Money isn’t everything for Tron

Cuba Gooding Jr.’s character in Jerry McGuire coined the unforgettable phrase “Show me the money.” But senior Altron Jackson put a new spin on that quote last year – “Wait for the money.”

With NBA riches dangling in front of him following a sensational junior campaign, Jackson was faced with a difficult decision: stick around for his senior season or bolt for the money awaiting him in the pros.

“It came into my mind (that) I wanted to leave,” Jackson said. “But hey, that’s just being a young athlete.”

Part of Jackson realized his talent was approaching NBA level. Despite coming off the bench for the majority of the season, Jackson led the Bulls in scoring for the second straight season, netting 18.9 points and 4.9 rebounds per game. More impressively, Jackson increased his production each season in every major offensive category and cut his turnovers from 64 to 43. For his efforts, Jackson was named both Conference USA Sixth Man of the Year (for the second consecutive season) and first team all-conference.

But despite all the accolades, Jackson also heard the whispers he might not be ready for the NBA just yet. Some scouts questioned his strength, others his ball-handling skills.

“The things I was hearing from a lot of general managers was that I needed to come off the pick and roll a lot better,” Jackson said. “And handling the ball better in transition.”

So Jackson sat down and weighed his options. Should he risk possible injury by sticking around for another season to improve his game, or leave for the pros and financial security?

“(The money) factored in (while deciding),” Jackson said. “But it felt like (I needed) another year of maturing and getting better. Then hopefully, I can make some money playing basketball, because that’s what I want to do.”

Jackson was not alone in making the most important call of his life, heeding words from his immediate support staff.

“I got some advice from my family and coaching staff on what I needed to do,” Jackson said. “Then I sat down and thought about it and that’s the decision I came up with.”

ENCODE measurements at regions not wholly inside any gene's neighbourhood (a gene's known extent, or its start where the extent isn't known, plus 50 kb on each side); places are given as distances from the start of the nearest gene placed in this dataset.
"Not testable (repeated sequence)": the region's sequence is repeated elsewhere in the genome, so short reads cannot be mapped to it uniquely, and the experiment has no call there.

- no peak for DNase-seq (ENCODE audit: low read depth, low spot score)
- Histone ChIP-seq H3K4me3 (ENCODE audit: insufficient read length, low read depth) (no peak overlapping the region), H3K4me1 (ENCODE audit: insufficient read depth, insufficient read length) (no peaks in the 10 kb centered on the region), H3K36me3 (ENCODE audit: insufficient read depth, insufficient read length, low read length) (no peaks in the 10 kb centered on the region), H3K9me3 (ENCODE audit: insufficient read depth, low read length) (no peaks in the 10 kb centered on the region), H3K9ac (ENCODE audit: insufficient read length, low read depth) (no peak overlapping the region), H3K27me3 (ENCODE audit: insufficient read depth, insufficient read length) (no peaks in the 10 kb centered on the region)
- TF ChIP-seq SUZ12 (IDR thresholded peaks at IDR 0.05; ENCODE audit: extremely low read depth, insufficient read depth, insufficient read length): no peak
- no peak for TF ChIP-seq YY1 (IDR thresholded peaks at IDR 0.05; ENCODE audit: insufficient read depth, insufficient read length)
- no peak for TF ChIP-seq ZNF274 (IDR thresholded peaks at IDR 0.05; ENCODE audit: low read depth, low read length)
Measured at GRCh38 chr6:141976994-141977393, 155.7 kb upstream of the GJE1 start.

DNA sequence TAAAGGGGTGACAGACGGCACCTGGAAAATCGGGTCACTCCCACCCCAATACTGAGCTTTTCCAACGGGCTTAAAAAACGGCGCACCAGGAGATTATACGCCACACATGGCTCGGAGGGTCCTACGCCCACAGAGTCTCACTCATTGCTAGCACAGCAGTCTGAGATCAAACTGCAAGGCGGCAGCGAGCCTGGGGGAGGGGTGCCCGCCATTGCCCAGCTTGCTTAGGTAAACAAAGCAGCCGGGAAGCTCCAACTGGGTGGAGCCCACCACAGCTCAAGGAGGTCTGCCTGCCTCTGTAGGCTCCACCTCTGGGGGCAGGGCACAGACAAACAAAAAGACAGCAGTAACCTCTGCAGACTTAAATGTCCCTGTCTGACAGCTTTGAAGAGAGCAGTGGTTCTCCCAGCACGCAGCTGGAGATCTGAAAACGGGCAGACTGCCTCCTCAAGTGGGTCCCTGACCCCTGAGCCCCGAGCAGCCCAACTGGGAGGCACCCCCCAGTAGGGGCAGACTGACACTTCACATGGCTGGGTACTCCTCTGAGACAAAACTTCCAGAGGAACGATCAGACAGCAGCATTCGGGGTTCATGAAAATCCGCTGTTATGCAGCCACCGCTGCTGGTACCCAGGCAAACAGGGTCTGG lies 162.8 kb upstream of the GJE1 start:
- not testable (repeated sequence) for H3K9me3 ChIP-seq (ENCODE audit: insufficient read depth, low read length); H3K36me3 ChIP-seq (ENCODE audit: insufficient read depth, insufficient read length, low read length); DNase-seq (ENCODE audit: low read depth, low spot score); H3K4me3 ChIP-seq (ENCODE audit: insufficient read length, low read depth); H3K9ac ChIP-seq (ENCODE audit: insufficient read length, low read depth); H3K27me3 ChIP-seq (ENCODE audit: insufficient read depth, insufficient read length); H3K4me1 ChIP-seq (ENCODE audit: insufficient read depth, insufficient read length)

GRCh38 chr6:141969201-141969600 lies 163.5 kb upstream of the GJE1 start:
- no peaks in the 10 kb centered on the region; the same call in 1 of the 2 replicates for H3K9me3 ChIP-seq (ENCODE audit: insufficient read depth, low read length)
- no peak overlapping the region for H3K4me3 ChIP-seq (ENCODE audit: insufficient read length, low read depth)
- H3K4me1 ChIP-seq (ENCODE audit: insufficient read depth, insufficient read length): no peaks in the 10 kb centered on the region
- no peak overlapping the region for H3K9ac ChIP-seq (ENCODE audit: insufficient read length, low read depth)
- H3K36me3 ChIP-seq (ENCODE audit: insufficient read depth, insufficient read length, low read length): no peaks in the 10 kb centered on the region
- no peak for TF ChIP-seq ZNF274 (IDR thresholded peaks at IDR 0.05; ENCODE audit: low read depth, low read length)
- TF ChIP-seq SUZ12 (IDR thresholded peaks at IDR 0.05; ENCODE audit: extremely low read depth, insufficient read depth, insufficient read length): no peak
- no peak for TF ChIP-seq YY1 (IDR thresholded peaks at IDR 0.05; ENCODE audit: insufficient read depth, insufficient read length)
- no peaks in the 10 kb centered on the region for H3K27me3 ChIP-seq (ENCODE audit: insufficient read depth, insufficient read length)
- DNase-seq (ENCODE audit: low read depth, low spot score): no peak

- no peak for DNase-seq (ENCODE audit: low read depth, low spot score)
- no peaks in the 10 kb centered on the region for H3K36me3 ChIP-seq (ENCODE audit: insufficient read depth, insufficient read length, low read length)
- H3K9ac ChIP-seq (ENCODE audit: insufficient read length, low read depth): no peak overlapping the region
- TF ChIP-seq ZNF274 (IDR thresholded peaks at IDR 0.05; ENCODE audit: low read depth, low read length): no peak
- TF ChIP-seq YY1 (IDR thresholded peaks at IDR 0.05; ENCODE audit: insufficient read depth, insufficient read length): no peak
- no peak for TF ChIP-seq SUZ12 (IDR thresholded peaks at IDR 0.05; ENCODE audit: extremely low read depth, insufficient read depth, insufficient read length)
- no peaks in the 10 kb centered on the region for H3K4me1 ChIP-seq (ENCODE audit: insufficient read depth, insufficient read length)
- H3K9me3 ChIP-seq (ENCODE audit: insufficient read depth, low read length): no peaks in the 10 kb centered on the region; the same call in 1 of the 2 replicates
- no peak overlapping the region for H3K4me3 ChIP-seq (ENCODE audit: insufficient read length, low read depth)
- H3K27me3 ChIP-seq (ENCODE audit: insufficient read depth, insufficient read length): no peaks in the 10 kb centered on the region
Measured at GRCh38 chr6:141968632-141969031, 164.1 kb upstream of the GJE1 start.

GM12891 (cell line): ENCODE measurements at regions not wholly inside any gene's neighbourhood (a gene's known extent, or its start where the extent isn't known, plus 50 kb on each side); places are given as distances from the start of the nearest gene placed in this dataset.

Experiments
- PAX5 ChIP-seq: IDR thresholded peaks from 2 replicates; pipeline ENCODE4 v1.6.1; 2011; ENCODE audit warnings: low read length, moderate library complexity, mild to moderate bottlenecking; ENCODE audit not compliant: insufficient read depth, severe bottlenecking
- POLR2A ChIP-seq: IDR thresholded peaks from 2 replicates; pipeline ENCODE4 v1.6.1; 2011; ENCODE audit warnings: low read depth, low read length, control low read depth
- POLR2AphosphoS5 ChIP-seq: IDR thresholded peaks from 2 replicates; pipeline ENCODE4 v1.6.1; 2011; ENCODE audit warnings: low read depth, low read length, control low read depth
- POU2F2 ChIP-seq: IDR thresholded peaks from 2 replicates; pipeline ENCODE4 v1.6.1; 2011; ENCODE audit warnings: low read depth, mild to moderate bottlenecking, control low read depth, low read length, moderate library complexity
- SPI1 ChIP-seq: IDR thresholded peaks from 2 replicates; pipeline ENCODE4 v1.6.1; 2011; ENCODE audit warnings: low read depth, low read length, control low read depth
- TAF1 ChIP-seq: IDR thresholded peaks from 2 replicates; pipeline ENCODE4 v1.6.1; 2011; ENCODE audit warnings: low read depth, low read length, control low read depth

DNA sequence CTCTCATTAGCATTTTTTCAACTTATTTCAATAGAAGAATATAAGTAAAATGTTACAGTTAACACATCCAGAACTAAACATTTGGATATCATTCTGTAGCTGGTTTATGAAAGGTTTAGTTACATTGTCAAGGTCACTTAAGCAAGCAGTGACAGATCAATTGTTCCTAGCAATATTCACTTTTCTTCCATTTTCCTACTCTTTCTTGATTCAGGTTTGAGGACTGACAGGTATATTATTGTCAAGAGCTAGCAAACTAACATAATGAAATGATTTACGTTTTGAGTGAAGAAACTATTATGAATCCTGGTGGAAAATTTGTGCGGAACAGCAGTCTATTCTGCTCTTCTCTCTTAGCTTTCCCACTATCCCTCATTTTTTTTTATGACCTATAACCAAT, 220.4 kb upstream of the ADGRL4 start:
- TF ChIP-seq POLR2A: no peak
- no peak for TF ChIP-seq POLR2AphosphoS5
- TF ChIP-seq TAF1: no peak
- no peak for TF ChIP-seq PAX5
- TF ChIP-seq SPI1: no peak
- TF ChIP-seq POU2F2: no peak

Jackson is unquestionably the Bulls’ most complete scoring threat. A slasher by nature, Jackson has developed one of the most wicked mid-range jump shots in college basketball. With a high release point on his jumper, Jackson can be nearly unguardable when he gets the ball around the free throw line.

“(Jackson’s) a player that, in my opinion, has the best middle game in college basketball,” coach Seth Greenberg said. “He has the ability to defend the two guard as well as the point guard, but his best attributes are the fact that he can score so many different ways.”

At a wiry 6-6, 192 pounds, Jackson’s game does not end at the offensive end of the floor and he can be equally as lethal on defense. His long arms make him tough to pass around and Jackson can be a nightmare for opposing guards at the top of the Bulls’ trapping 1-3-1 defense.

“Altron has such long arms, he gets his hands on passes most other guys can’t,” Greenberg said. “He’s plays much taller than he is.”

As a senior this season, Jackson also assumes a new role – team leader. In summer and preseason workouts, Jackson has been instrumental in helping the Bulls’ seven underclassmen improve their games.

“Altron comes to practice every day, plays hard and teaches,” freshman point guard Brian Swift said. “He’s been through this (and) he’s helping a lot. It feels great playing with him.”

However, being a senior not only means providing leadership on and off the court, it means this is Jackson’s last opportunity to reach an NCAA Tournament – something that hasn’t gone unnoticed. Expected to reach the Big Dance last season, USF struggled to a 18-13 record and wasn’t even invited to the National Invitation Tournament.

“This is my last chance,” Jackson said. “We have to get better each day and if we improve, then we’ll get to the NCAAs. But right now we have to take one game at a time and win. That’s the bottom line.”

If all goes according to plan, the bottom line next year could be where the owner of some NBA team will be signing his name on Jackson’s check. In a mock 2002 draft conducted on, Jackson is pegged to go to the Philadelphia 76ers with the 22nd pick in the first round.

But for right now, the key words for Jackson will be improvement – and patience. And like last year, Jackson’s slogan could once again be “Wait for the money.”

“With another year, if I stay healthy and continue to get better, then I should be ready (for the NBA),” Jackson said. “I mean, I’ve been poor for what, 20 years? So why not another year?”

  • Brandon Wright covers men’s basketball and can be reached at